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Socrates

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Reply with quote  #1 
Meir Yedid raised a superb technique in his lecture for the TMF yesterday; how to get someone to like you? give them a gift. He gave examples of handing out dice, coins, cards etc. and of course his whole lecture was a gift to us in the magic community - and we definitely like him... Jeff McBride is another magician who believes in offering people a gift.

"Jeff is always a magician, always the enthusiastic entertainer. In any one day, he might produce a small rose for a desk clerk; vanish a coin borrowed from a person he meets in a check-out line and then discover the coin in a wrapped chocolate bar, and a little later, read the minds of a group of college girls sitting next to him in a coffee shop. That same night he might be headlining a show in Las Vegas where music, lights and costumes provide an ambiance for his mask-changing act and flawless sleight of hand" - Barrie Richardson

Giving a gift is a kind act which has a knock on effect in the community and lives of those involved. A real magician is the one who creates change, and with the concept of offering gifts we can make a positive change in our world.

Meir Yedid reminded us of the power of a gift in his lecture yesterday.
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Mike Powers

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Reply with quote  #2 
Great point Socrates. The effect of giving a gift goes far outside of using it as a ploy as a magician. We left a small box of chocolates for our letter carrier a couple of weeks ago. A day later she left us a note telling us how this little act of kindness "made her day." It's so easy to do and has such a wonderful effect on people. The spin off of this is "pay it forward." Small things can have big effects.

M
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Paco Nagata

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Reply with quote  #3 
Such a detail would also make the spectator to remember your magic show and YOU as a magician, specially if the object in question is the principal feature of the magical effect.
What is more, you can't make it more clear, since they can have it and examine.

In the Spring of last year I went to Saint Etiennen (France) from Madrid with my family to visit some friends.
I gave a little card magic show for them: three kids (four with mine) and their parents.
At the end of the show I gave away the deck of cards to them. The reaction about that was great!
They appreciated it a lot. The kids couldn't stop playing with the deck, trying to do some magic ^_^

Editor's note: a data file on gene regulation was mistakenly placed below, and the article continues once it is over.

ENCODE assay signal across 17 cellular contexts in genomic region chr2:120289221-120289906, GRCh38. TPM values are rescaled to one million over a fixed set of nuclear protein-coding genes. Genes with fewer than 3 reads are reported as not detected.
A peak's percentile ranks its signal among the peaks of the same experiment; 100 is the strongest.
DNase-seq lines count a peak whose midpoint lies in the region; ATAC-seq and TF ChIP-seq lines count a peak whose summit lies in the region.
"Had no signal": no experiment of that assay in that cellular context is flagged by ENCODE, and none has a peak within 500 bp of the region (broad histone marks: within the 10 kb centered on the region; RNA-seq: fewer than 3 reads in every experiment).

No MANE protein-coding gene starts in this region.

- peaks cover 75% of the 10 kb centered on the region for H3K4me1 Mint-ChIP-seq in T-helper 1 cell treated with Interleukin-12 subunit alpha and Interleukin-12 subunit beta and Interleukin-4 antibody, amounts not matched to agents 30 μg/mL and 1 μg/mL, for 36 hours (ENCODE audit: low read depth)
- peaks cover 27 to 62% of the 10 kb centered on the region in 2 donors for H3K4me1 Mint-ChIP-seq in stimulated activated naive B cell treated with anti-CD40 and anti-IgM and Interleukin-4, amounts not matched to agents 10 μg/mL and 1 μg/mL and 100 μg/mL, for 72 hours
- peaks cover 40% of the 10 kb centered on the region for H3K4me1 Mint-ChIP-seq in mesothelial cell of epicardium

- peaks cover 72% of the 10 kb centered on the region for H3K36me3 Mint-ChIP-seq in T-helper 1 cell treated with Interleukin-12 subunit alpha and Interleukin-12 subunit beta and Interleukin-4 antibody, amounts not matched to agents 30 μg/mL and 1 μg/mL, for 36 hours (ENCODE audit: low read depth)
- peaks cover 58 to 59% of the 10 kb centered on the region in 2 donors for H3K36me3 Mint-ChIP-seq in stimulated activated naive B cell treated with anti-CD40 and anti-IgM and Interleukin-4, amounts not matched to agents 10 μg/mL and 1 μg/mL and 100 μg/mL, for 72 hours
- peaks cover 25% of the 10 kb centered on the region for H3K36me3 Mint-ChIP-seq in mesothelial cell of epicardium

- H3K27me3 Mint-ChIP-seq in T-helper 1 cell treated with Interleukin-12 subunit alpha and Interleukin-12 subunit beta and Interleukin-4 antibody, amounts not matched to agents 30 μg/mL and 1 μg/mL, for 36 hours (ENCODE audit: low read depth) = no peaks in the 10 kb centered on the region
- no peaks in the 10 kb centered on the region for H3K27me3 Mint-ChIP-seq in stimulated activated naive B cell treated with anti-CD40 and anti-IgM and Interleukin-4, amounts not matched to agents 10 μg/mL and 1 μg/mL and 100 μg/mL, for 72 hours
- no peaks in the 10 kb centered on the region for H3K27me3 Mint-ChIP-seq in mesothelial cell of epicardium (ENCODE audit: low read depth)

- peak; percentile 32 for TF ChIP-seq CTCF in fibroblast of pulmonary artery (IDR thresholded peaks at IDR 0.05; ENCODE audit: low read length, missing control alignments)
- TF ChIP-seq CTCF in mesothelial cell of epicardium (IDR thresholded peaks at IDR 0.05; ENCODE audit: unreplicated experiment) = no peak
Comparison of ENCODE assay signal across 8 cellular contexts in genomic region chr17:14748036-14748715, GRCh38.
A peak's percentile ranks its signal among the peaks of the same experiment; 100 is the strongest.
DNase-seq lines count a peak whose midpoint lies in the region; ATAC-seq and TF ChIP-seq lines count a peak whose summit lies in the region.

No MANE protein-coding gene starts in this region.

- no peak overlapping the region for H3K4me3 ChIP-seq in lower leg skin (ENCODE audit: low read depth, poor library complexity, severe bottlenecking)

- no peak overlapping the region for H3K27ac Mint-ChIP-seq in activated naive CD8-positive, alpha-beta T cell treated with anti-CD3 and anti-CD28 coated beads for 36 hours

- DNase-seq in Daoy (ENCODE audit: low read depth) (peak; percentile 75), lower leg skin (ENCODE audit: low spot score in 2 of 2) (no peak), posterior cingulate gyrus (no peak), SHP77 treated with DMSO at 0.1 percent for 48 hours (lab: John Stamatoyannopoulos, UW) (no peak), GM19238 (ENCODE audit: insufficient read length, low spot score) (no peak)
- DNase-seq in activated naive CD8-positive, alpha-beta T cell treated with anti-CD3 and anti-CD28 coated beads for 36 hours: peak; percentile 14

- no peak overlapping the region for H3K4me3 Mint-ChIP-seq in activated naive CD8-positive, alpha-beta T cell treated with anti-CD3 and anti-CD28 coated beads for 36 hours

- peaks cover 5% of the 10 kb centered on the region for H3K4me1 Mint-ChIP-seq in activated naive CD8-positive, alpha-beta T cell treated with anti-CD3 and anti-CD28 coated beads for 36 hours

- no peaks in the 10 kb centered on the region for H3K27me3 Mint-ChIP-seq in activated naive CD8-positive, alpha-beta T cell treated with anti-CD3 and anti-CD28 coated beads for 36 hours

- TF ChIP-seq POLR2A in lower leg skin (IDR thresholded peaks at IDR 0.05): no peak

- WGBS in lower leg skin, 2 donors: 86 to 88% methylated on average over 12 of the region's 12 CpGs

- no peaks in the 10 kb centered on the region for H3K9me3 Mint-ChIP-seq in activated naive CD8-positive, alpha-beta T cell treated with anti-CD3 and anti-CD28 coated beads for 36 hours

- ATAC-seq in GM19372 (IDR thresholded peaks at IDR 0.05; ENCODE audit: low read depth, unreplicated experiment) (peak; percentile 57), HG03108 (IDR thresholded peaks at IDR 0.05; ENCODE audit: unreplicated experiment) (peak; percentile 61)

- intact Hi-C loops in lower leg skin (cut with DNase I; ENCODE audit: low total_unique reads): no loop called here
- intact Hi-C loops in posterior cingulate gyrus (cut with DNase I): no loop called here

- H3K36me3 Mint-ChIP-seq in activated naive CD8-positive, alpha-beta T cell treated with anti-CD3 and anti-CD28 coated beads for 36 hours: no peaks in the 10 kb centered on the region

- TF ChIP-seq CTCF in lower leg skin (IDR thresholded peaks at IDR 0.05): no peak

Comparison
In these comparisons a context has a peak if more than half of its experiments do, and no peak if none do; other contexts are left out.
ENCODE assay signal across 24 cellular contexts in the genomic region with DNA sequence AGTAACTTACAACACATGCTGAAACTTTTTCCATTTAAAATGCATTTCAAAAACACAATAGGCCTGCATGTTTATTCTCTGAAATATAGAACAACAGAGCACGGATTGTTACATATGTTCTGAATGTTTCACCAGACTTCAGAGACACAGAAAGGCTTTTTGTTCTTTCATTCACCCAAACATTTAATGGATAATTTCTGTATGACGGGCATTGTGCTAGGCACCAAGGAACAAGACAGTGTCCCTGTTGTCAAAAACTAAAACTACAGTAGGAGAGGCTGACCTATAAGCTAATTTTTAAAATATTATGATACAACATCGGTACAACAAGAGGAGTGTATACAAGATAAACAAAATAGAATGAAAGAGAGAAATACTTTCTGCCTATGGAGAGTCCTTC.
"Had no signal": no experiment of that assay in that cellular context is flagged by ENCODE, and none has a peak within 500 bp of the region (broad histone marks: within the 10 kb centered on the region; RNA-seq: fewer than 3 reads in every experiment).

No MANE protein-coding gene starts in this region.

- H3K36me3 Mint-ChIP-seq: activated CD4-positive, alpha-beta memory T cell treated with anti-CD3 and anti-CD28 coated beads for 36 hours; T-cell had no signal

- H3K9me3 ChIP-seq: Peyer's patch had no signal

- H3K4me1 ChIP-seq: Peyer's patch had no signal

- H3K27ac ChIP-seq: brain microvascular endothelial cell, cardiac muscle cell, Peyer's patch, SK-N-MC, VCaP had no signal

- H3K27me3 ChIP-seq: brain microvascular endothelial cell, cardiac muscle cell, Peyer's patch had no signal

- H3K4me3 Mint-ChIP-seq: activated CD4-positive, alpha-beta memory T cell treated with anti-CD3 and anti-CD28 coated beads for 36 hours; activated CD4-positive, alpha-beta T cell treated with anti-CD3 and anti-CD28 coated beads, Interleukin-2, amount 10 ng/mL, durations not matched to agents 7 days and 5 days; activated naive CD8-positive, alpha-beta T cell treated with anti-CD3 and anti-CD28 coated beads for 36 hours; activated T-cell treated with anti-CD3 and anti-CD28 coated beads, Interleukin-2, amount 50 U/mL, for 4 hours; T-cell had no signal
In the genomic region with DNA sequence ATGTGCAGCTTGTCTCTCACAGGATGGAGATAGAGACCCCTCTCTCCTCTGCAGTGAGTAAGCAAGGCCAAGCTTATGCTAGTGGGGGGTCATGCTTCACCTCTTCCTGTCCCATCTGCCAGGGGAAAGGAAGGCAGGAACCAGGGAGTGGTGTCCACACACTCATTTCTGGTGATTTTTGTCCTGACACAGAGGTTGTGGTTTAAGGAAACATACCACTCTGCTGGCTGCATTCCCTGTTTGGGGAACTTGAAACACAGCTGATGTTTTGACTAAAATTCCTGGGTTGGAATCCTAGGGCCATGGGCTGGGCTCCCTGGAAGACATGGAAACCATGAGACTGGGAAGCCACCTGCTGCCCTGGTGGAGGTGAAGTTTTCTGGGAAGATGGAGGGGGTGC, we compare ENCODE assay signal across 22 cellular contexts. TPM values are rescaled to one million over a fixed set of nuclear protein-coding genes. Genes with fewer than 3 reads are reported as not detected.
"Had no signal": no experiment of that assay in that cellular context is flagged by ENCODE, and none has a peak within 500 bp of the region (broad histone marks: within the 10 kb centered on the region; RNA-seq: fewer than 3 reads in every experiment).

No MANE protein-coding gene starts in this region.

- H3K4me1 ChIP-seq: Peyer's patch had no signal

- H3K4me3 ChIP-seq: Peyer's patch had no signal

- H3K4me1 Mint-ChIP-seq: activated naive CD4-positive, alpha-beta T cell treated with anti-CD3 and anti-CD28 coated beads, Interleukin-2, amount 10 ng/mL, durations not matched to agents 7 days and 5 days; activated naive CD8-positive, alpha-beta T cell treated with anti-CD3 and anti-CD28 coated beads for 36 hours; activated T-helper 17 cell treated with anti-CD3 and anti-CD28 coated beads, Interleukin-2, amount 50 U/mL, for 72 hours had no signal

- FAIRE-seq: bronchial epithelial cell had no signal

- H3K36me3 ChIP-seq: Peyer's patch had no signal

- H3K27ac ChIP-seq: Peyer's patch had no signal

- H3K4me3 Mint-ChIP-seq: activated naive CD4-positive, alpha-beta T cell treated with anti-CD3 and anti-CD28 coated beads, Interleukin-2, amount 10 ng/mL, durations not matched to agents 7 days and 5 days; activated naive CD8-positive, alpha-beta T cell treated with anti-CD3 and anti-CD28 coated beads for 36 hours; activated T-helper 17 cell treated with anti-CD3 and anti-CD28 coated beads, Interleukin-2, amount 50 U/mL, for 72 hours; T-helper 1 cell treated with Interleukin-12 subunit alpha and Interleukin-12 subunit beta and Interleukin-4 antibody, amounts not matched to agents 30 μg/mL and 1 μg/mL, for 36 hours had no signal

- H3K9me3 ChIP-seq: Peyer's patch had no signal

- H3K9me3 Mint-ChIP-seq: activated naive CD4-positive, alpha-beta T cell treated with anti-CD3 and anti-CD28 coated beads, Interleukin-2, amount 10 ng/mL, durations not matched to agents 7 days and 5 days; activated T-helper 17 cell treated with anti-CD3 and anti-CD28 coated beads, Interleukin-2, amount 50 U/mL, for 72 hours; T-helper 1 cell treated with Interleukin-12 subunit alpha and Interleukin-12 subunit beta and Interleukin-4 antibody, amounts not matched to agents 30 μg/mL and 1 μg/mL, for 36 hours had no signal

It was an Heraclio Fournier deck of cards; one of my favourite decks. At the beginning it was hard for me to give that deck away since I had lived many "magical stories" with it and got attached to it, but it was worth.
I'm sure that they will remember me as "Paco the magician" as they play with that deck of cards.
By the way, it was really funny and hilarious about languages:
The kids speak French and Japanese.
Their dad speak French and English.
Their mom speak Japanese, French and English.
My wife, Japanese, English and Spanish like me.
Our son speak Spanish and Japanese.

So, the show was a really Babel Magic Show ^_^

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John Cowne

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Reply with quote  #4 

I wholeheartedly agree, Socrates: who‘s heart doesn’t melt just a little with any unexpected gift? The value of the gift is magnified by the wrapping, which could just be that the receiver has felt that the magician has found him interesting enough to get to know something about them beyond their name, especially with family and friends, whom you have some ‘inside information’ on what they love. Rapport is a gift.

At another level, I saw a video of a kid’s magician who asked a birthday child about who organised to have the magician at the party. He then produced a rose and asked the child,  ’Wouldn't it be great if you could show your [mum] how thankful you are for her thoughtfulness? Why don’t you give this to her now and give her a big ‘Thanks, mum’?”. The show ends. Permanent memories are made.

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RayJ

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Reply with quote  #5 
Swedish magician Tim Starr did a close-up card routine with a female volunteer and at the end of the trick he produced a small bottle of perfume from the card box.  The surprise and the way he handled it displayed pure class and respect for his "helper".  It was a feel-good moment for the entire audience, not just the subject.
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